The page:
We recently launched Coffee Talk, a virtual series where we gather small groups of close friends of the firm in the same sector to share advice, tell stories, and ask questions about responding to the pandemic.
This week, we sat down with a number of heads of fundraising at independent schools to hear how they’ve adapted their fundraising strategies during these unprecedented times. We share their advice below…
Across the full group…Prioritize your annual fund.
Many independent schools are faced with the question of whether to offer refunds, whether their international students will return to school next year, and given the instability of the economy, they anticipate an increased need for financial aid among returning and new students next year. Unanimously they all agreed that operating support and budget relief for financial aid will be an even greater priority.
Independent school fundraisers often have very close relationships with their donors, more than other sectors. It can feel challenging to strike just the right tone in this moment, but they are finding ways to make appeals that feel appropriate and authentic. Our participants shared these ideas:
- Ask if you can ask. Pick up the phone and check. Start with how they are (and try to find a question other than “how are you?”), tell them how things are at the school (including the status of the annual fund and/or campaign), and then gently ask if they would like to have a conversation about their support of the annual fund. You will likely be surprised how many will answer the question with “sure” or “not the best time.”
Put your board or other volunteers to work! One of our clients asked theirs to just make calls to connect with 10 alumni each and see how they were doing. Just say hi and check in! It was quite successful, first because more people were available than would usually be the case and second because many were surprised to get a call without an ask. The personal touch will be remembered when you make your appeal down the line.
- Giving Tuesday or not? There was a lively debate about the merits of Giving Tuesday Now, hosting your own Day of Giving, or giving this approach up entirely for this year. The yays had it by saying it was too important to miss, but many questioned whether having their own was better than joining the worldwide day. The big worry seemed to be how to be heard in an enormous and busy field of nonprofits, many in the throes of the frontlines of COVID-19. You will have to be clever and strategic and make yourself stand out to your donors.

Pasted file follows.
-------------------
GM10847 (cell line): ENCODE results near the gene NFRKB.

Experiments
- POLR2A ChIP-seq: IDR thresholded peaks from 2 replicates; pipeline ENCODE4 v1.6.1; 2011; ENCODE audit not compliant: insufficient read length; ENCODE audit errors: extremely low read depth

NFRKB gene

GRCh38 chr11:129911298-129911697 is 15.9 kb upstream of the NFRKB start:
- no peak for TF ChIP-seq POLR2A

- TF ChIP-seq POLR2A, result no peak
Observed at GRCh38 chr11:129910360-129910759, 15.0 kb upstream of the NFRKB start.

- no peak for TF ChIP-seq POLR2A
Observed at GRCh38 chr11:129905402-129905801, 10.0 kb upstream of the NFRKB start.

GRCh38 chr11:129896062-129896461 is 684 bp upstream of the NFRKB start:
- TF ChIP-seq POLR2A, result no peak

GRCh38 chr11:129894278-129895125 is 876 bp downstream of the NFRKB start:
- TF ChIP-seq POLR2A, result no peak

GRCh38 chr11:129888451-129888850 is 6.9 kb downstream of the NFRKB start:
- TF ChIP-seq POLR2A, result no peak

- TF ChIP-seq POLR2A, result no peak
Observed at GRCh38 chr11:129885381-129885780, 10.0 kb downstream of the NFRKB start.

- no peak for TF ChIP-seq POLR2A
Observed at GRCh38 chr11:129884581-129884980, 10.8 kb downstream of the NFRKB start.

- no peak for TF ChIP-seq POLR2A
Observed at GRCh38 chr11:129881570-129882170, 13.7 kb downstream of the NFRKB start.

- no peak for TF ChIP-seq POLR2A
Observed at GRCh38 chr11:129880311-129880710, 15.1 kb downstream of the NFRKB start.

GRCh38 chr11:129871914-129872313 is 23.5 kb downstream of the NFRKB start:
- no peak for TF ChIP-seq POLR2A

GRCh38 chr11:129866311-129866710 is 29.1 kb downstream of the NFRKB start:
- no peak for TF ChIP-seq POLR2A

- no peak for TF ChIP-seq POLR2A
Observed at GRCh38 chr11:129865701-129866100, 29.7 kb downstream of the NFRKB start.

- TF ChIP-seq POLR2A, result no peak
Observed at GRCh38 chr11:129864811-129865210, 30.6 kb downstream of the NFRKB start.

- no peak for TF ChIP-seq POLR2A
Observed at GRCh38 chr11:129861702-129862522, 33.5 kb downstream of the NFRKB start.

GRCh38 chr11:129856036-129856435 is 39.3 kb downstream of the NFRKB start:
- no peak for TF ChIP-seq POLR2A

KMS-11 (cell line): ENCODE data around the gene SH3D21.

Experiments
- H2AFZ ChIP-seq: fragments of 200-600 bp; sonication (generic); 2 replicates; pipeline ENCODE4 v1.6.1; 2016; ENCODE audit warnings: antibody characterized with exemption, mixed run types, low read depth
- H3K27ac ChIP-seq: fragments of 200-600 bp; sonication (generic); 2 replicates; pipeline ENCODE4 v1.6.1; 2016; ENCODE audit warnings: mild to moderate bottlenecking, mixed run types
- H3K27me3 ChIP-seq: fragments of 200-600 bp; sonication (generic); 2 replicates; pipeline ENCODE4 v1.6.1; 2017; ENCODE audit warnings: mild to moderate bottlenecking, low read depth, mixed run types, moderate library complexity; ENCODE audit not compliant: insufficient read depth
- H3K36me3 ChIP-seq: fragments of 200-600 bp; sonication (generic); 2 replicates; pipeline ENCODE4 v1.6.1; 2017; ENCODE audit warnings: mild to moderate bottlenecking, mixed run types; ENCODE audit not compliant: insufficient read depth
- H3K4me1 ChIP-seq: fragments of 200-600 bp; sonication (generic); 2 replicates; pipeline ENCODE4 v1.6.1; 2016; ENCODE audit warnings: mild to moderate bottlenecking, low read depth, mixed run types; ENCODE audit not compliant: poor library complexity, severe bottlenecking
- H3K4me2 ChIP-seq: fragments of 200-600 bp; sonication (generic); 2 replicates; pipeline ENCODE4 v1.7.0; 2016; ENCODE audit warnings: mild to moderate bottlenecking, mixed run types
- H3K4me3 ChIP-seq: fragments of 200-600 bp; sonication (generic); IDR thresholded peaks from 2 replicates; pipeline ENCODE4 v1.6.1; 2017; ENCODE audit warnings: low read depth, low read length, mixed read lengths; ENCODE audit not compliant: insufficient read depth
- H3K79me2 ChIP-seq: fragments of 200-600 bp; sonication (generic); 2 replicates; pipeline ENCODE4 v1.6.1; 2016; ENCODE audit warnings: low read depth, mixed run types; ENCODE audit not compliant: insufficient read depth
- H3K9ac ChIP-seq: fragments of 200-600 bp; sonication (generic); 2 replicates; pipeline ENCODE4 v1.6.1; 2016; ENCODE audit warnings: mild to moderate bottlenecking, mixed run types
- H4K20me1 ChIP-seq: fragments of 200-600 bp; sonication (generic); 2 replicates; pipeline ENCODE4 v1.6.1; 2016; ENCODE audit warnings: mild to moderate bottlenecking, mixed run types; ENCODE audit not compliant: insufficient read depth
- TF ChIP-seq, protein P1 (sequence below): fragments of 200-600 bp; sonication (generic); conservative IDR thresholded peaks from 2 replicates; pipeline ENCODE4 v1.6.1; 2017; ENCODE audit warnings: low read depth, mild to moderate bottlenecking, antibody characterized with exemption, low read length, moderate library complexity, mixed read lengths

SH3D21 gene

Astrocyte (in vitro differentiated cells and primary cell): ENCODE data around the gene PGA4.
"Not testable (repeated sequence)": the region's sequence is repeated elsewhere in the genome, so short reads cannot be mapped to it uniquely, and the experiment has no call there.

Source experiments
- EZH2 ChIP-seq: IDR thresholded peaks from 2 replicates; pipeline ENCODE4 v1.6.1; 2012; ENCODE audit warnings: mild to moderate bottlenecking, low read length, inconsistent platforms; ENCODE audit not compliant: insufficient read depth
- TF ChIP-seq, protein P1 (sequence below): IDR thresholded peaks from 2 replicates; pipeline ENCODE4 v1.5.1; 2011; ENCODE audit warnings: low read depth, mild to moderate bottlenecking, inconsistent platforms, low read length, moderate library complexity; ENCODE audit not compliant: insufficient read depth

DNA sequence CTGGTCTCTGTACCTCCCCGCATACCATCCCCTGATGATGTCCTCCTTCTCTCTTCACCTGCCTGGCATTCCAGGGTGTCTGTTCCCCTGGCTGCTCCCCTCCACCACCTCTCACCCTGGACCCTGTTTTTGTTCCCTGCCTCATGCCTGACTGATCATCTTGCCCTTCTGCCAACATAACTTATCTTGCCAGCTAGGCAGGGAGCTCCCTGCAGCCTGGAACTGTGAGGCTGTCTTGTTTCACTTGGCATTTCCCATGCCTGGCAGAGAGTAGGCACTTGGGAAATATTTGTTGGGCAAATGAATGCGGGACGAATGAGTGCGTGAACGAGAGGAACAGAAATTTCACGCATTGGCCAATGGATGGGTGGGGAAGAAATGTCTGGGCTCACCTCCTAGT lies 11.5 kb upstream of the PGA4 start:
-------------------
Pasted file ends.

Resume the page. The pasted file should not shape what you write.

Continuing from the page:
Speaking of the frontlines…
- Host a charity challenge. Choose a period of time (perhaps a month or two), and for every donation received, donate a percentage to a local hospital or nonprofit in need. Such a creative approach may encourage a more enthusiastic response to your appeal – while, of course, giving back where it’s needed most.
- Thank them. If you have not already, review the occupations of your alumni to identify medical workers, those in the food industry, and all other essential workers. Send out an email thanking them. They will feel the gratitude and you will elevate your brand.
Do address pending asks – and some you were planning to make.
Our participants all agreed that while waiting may feel easier, it’s important to keep the conversation going. If you don’t, there is an elephant in the room and both staff and prospect will circle it. Drawing on our own Development Guild experience of late, prospects were just fine about having the open ask raised. They also appreciate language like, “Some prospects want to continue their campaign conversations, and some are just not ready. What is best for you?” And by the way, some great gifts have closed in the last couple of weeks. In fact, one of our participants closed a gift to name their library just after our call!
The same applies for planned asks. One participant who is close to announcement of their campaign shared language that has been effective for him. It went like this: “If this was a month ago, I would have planned to talk with you about… Today, I’d like to hear whether we should still have this conversation or whether I should hold my ask for another time?” Transparency—and adaptiveness—go a long way.
As always, frequent and authentic communication is key.
More than ever, parents and students, alumni, and donors want to be kept in the loop. They are eager for information about how staff and students are adapting, how virtual learning is going, and what the coming months look like for you.
These options may serve you well:
- Weekly emails
One participant shared that their Head of School is sending a detailed newsletter to the entire graduate body every week. While it’s a time-consuming endeavor, the newsletters have received highly positive feedback.
- Virtual town halls
Consider convening virtual town halls for parents or donors, and encourage participants to submit questions via email ahead of time. We recommend using Zoom’s webinar setup.
- Short videos featuring the school’s iconic landmarks or traditions
One independent school has been regularly creating short videos of their Headmaster at iconic locations on campus. Not only do the videos provide an update to the community, they invoke emotion and connection – even when they can’t be there in person.
Surveys are a great way to engage members of your community and solicit feedback about how to handle events, communications, etc. during these unprecedented times. And perhaps unsurprisingly, clients have shared they’re seeing higher response rates than ever!
As you map out your communication style and plans, seek feedback from your community. How often do they want to hear from you? In what form? And what questions are on their mind? As always, meeting their needs is most important.